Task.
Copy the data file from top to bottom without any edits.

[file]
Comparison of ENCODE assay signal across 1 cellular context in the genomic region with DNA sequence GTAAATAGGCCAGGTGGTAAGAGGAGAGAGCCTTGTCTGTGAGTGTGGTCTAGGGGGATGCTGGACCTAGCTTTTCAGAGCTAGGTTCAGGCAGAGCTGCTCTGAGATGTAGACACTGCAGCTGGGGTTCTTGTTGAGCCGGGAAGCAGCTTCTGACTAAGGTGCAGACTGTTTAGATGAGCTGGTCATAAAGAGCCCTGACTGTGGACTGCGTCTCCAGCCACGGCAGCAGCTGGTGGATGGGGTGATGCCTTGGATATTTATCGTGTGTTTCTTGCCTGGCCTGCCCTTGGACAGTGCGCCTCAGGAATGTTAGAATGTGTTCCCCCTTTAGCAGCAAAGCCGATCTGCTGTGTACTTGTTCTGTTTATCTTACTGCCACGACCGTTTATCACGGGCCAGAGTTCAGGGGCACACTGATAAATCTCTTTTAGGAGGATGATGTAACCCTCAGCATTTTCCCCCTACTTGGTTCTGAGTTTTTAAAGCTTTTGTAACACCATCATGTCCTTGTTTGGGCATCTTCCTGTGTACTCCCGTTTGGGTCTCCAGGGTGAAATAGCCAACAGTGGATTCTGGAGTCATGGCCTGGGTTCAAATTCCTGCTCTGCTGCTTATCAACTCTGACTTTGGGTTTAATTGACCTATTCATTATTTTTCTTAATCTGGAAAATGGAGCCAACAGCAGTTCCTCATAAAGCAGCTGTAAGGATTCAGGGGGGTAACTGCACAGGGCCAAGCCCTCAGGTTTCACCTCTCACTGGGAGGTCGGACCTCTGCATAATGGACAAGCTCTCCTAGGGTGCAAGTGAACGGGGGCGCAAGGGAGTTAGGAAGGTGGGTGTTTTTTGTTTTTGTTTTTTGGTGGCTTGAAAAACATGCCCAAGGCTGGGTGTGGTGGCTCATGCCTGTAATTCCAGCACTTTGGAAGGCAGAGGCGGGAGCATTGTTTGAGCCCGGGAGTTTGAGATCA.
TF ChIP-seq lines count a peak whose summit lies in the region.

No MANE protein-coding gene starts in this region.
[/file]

Comparison of ENCODE assay signal across 1 cellular context in the genomic region with DNA sequence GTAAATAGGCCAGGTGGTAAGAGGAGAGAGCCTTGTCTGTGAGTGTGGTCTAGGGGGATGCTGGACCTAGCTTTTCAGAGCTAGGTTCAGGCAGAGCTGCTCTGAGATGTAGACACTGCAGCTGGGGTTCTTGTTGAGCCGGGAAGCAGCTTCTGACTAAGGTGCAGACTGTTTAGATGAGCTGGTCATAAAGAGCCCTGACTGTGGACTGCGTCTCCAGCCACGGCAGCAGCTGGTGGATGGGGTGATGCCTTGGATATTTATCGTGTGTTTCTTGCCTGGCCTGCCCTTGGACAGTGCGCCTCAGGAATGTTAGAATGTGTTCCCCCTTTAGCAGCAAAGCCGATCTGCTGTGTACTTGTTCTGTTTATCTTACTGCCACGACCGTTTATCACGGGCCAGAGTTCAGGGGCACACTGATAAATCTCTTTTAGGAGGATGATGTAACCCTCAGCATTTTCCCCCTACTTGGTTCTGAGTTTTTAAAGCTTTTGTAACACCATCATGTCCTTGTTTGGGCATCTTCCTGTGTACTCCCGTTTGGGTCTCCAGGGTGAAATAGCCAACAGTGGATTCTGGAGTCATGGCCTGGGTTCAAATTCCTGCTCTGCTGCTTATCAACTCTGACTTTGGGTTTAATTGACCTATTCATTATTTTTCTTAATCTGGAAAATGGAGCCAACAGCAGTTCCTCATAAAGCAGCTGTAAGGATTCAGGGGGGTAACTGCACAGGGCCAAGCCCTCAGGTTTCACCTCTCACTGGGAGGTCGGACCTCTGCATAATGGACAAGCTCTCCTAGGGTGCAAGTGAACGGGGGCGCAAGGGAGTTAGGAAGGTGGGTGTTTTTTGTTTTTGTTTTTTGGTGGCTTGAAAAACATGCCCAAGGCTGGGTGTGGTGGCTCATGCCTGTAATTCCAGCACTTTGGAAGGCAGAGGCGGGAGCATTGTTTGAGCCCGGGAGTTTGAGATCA.
TF ChIP-seq lines count a peak whose summit lies in the region.

No MANE protein-coding gene starts in this region.